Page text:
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Corporates focus on basics for IT security defences

They don't believe the hype

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IT departments in large organizations still see firewalls, intrusion detection and prevention, and anti-virus software as priority security defences despite recent hype about newer more exotic security technologies and threats, according to a survey by analysts Gartner.

"Organisations are more concerned about viruses and worms than any other security threat," said Rich Mogull, vice president in Gartner's information security and risk research practice and one of the analysts who directed the survey. "Outside hacking, or cracking, as well as identity theft and phishing also are considered significant issues. Cyber-terrorism was ranked last among the 11 threats listed in the survey."

The survey is based on responses from 133 North American organizations with a mean average of nearly 2,300 worldwide IT employees and a mean average of $207.4m in worldwide IT budget. Half these respondents said they increased IT security spending this year and expected to do so again in 2006. More than one-third of the respondents said the need to comply with new regulatory requirements, such as those mandated by the Sarbanes-Oxley Act (SOX), was a key driver in security spending.

In addition to firewalls, intrusion detection and prevention, and anti-virus defenses, other spending priorities include patch management, strong user authentication, remote access, vulnerability assessment, identity management, security event correlation and reporting, spam filtering and web-site filtering or blocking. More than half the respondents said they preferred buying 'best-of-breed' products from multiple technology providers while a third of those quizzed preferred integrated security suites, a preference catered for by a growing list of firms selling integrated security appliances.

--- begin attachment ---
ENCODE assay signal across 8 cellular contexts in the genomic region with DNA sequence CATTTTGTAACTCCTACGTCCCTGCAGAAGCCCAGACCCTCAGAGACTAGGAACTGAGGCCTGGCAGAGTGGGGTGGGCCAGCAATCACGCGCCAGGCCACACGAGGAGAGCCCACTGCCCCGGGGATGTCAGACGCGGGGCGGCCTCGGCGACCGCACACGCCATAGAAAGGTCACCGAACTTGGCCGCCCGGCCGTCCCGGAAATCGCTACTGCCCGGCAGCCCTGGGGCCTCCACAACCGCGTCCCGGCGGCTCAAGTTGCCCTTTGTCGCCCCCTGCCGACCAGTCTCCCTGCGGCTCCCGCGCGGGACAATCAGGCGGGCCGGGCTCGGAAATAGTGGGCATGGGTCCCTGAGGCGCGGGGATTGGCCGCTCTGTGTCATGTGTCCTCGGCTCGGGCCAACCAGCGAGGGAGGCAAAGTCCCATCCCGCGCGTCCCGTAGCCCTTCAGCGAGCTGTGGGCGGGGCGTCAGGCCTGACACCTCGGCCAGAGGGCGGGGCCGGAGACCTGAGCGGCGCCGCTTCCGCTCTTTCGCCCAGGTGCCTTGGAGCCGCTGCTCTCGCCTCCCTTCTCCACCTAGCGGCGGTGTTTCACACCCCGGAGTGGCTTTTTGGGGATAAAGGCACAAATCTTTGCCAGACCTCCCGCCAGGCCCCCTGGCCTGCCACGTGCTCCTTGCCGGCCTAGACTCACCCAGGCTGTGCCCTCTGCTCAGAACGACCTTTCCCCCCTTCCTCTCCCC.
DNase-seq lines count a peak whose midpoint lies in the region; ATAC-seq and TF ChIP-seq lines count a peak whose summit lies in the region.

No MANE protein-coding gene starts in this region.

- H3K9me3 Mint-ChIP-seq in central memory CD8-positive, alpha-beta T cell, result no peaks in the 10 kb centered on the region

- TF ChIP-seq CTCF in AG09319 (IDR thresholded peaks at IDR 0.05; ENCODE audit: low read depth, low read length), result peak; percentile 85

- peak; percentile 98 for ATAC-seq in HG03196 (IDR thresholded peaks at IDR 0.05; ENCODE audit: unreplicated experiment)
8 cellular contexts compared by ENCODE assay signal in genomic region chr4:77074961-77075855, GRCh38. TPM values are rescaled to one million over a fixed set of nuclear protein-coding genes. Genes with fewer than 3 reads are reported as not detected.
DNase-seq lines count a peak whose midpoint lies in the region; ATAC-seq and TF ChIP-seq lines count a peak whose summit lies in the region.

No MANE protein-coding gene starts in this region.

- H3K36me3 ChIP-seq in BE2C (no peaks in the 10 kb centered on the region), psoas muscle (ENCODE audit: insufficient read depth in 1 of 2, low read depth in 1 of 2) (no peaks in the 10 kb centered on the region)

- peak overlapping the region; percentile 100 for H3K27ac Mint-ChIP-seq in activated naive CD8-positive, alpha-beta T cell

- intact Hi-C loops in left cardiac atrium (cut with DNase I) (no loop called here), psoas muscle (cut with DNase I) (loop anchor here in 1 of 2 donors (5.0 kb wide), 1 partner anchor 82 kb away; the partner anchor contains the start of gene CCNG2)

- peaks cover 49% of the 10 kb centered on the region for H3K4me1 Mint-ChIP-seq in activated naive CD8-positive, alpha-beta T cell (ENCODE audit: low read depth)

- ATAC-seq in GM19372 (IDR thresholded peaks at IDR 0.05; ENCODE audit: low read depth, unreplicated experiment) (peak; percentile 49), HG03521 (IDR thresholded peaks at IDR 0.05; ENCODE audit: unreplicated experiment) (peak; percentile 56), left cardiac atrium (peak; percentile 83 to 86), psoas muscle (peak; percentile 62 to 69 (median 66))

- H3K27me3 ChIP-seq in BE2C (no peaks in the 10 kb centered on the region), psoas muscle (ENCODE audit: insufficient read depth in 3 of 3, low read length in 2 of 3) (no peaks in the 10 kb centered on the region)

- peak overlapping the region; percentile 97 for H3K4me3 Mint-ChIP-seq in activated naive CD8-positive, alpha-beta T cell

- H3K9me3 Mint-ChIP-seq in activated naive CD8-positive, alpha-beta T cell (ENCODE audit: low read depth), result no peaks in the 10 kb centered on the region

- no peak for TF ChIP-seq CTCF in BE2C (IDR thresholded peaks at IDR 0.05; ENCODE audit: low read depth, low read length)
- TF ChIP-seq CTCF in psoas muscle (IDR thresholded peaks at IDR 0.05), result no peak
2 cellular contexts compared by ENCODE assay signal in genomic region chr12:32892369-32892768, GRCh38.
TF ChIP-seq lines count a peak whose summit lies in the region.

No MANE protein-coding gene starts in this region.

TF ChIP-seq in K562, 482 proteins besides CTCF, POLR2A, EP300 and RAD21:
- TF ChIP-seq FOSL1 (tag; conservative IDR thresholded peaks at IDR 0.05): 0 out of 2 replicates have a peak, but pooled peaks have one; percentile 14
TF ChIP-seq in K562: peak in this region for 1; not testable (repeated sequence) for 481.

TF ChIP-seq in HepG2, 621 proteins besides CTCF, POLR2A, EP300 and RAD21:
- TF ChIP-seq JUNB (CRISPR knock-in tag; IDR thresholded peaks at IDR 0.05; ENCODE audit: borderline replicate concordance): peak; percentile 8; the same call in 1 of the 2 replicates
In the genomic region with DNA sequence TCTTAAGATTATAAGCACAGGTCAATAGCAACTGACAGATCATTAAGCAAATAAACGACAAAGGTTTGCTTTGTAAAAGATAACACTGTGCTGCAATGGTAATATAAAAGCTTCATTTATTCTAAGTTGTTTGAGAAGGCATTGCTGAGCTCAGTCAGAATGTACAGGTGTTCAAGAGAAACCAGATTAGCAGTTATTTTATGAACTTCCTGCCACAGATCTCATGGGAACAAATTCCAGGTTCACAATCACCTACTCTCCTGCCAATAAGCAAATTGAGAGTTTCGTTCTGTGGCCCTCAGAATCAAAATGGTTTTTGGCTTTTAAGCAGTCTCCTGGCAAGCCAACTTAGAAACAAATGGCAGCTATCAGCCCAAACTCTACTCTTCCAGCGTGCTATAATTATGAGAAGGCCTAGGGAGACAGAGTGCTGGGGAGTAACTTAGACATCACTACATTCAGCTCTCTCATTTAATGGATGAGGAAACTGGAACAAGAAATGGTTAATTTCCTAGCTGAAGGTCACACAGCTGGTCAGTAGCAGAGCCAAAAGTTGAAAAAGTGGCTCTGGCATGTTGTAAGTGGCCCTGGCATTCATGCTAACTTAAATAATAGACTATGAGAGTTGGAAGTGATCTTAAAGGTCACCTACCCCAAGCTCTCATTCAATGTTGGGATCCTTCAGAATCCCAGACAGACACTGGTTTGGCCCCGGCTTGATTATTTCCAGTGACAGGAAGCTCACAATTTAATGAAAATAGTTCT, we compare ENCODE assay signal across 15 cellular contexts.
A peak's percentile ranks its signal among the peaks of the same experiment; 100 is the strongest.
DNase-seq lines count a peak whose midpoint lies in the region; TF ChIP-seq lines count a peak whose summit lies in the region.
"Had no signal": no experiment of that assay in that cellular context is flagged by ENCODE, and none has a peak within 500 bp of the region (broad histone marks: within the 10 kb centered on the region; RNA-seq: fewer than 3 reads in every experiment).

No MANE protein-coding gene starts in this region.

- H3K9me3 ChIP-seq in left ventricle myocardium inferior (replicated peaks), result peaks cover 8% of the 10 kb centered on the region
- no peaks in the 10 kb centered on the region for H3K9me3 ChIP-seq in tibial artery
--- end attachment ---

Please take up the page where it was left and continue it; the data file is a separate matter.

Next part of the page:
Top security threats, as ranked by IT staff quizzed by Gartner:

  1. Viruses and Worms
  2. Outside Hacking or Cracking
  3. Identity Theft and Phishing
  4. Spyware
  5. Denial of Service
  6. Spam
  7. Wireless and Mobile Device Viruses
  8. Insider Threats
  9. Zero Day Threats
  10. Social Engineering
  11. Cyber-Terrorism

Highlights of the survey results were presented at Gartner's 11th annual IT Security Summit last week in Washington D.C. During the conference, Gartner slammed "over-hyped" security threats concerning mobiles viruses and wireless LANS that appear at seventh place on a list of what punters perceive as top security threats. Gartner also warned against equating regulatory compliance with security. But its latest survey shows that complying with laws like SOX is a key driver in security spending.

Scoping information security threats is a difficult process not helped by the hype frequently propagated by segments of the industry. The most sensible approach to information security is based on a risk assessment grounded in the business needs of an organisation. Let's hope IT managers practice that regardless of what arguments they need to advance to secure their budget. ®

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